Our latest print edition, Vol 258, is dedicated to the mythology and folklore that animates surf culture.
For a feature set in the Emerald Isle, we tracked down some of the pioneering surfers from the nation’s golden era of heavy wave discovery, gathering a collection of stories from those halcyon days. We strung an in-depth and intriguing array together for the feature that appeared in print, but when we were done, still had plenty of tales kicking around on the cutting room floor. So, over the next few months, we’ll be sharing snippets from the interviews that didn’t make it to paper and ink. From near-death experiences to the altogether more light-hearted, these are the Ireland Surf Stories.
Here’s the first, as told to editor Luke Gartside by Tom Gillespie, one of the original crew of hard-charging Irish bodyboarders.
Tom Gillespie: The thing with farmers is, when you find a wave, you need to figure out who owns the land and then you need to try and be as nice as possible, so then they think, ‘These guys are alright!’ I always think, [in the beginning] ‘They like us now, but they’re definitely not going to like us in a couple of years when this place gets really well known and there’s a load of cars down here.’
[At Rileys] Ferg went around in the early days with four bottles of whisky and called around to every farmer who owns the land around there and was like, ‘Look, I’m one of the surfers that surfs here, and I want to give you my mobile in case anything happens and I want to give you this bottle of whisky for any of the times we’ve inconvenienced you.’ Most of them were like ‘Oh jeez, thank you.’ One guy took it but barely said thanks and one refused the bottle, so Ferg just left it at his door.
I had a pretty funny encounter with a farmer down there recently. I went down there on my own and parked in a field that’s usually fine, although I was a bit paranoid. You can see the parking spot from the lineup and I noticed this red van driving around my car in the field, and I was like, ‘Oh fuck.’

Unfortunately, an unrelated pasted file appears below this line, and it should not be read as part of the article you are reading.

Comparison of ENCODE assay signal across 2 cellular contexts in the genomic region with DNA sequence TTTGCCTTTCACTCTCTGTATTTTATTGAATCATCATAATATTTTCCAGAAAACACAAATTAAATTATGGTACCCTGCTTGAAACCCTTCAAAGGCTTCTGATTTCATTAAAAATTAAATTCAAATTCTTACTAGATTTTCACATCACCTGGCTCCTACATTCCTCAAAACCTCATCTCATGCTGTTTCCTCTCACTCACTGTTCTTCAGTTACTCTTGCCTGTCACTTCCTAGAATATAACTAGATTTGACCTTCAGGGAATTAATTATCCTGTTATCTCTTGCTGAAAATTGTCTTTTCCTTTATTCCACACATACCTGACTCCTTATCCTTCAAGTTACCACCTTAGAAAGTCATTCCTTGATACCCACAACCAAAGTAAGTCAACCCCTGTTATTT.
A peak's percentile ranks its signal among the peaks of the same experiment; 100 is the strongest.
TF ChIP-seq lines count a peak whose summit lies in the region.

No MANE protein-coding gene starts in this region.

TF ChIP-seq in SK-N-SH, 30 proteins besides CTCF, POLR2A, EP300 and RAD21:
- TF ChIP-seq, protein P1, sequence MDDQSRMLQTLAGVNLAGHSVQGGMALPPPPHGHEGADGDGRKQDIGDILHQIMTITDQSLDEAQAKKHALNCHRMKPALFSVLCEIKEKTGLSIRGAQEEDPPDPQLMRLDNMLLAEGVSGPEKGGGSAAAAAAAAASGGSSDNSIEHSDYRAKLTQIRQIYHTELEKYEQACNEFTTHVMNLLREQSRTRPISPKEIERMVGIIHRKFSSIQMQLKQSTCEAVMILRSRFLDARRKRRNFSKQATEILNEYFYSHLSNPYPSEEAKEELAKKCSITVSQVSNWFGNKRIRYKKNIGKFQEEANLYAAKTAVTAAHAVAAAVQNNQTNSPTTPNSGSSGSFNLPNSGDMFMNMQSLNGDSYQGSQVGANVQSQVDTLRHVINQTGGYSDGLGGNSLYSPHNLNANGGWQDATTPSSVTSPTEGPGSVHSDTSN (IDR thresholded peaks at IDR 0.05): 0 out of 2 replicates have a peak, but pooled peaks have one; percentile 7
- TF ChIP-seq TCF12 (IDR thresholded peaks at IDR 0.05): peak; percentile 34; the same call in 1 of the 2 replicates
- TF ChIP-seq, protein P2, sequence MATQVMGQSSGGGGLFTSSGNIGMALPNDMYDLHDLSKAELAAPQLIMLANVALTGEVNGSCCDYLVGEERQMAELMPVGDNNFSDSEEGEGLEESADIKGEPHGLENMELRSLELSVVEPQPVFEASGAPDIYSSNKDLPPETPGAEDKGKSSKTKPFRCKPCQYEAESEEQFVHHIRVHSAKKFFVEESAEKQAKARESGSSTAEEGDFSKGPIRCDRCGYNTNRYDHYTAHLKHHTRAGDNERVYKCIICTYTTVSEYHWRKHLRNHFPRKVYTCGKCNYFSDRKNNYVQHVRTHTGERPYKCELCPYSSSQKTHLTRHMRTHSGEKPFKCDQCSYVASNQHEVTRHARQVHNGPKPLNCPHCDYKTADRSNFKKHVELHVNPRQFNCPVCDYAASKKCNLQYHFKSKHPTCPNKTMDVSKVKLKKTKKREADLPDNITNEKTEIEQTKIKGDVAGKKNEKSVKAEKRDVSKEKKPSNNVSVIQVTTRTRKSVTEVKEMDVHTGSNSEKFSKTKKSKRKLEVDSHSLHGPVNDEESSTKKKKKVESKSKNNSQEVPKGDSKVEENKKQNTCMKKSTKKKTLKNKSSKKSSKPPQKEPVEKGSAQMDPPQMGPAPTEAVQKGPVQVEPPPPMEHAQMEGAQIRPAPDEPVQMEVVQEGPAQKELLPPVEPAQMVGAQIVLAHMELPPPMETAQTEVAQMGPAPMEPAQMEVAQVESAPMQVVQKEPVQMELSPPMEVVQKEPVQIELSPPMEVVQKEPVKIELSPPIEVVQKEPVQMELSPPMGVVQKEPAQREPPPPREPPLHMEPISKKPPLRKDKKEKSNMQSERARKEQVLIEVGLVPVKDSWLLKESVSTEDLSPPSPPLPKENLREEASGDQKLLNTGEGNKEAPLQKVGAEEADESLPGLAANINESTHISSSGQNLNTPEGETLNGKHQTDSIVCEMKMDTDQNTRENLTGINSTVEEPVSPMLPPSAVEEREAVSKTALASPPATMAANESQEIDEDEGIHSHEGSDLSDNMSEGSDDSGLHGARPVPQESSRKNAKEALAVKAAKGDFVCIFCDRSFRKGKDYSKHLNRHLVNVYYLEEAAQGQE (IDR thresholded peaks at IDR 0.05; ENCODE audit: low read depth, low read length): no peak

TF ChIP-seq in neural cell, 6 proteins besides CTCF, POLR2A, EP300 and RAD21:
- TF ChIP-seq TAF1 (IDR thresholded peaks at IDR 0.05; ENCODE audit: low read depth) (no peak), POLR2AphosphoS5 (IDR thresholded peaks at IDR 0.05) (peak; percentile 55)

Then, when I got back to the car, I saw someone had keyed the windscreen and there were scratches all over it. As I drove away, I noticed there was one scratch right in front of my field of view and I just thought this is so shit. I rang my mate and he said ‘Call the cops.’ And I was like, ‘Oh maybe, yea.; I didn’t think it was the farmer, but then I spoke to my other mate and he said, ‘I think the farmer has a red van- so maybe he did it because he was pissed off you’re parking there.’ I was kind of annoyed, but I wasn’t going to ring the cops on the farmer who owns the land at Rileys.
I was nearly halfway back to Lahinch, and I thought fuck this I’m just going to turn around and I’m just going to go and ask him if it’s ok to park there. So I drove back and I asked around like, ‘Do you know who owns the land down there?’ And a guy said ‘Oh yea, he lives in that house, and I think he’s there right now.’ So I knocked on the door, and this guy answered and said ‘Hello?’ and I’m like, ‘Hi, how you doing, I’m just wondering if you’re the guy who owns the land down by Rileys?’ And he said ‘Yea, that’s me.’ I said, ‘Ok, I was just wondering if it’s ok to park there,’ you know thinking he was going to go mental, but he just said, ‘Yea that’s fine, as long as you close the gate behind you, that’s fine.’
And I was like, ‘Oh, right because I got back to my car then and someone had keyed it and scratched the windscreen’ and he said, ‘What, really?!’
And I took him and showed him and he said, ‘Oh no no, that’ll be the horses.’ I said ‘What the ff… the horses?’
Later, driving back, I stopped for a second and these horses come over to the car and started licking it, and then I noticed the scratches all over the car were in places that if someone was maliciously keying the car they wouldn’t have bent down to that area and done it there… so it was definitely the horses.
You know at first, when I was driving away I was really pissed off looking at the cracks thinking that someone did it, but when I was driving away the second time, thinking it was a horse, I’m going ‘Ah shit, can’t blame ‘em!’ Apparently they like the salt… [The farmer] was like, ‘They did it to my car before and they pulled up the windscreen wiper,’ and I was like ‘My windscreen wiper was pulled up!’ When he answered the door he was a big guy and he was looking at me all ‘What the fuck?’ but turned out he was really sound!
Cover photo: @lugarts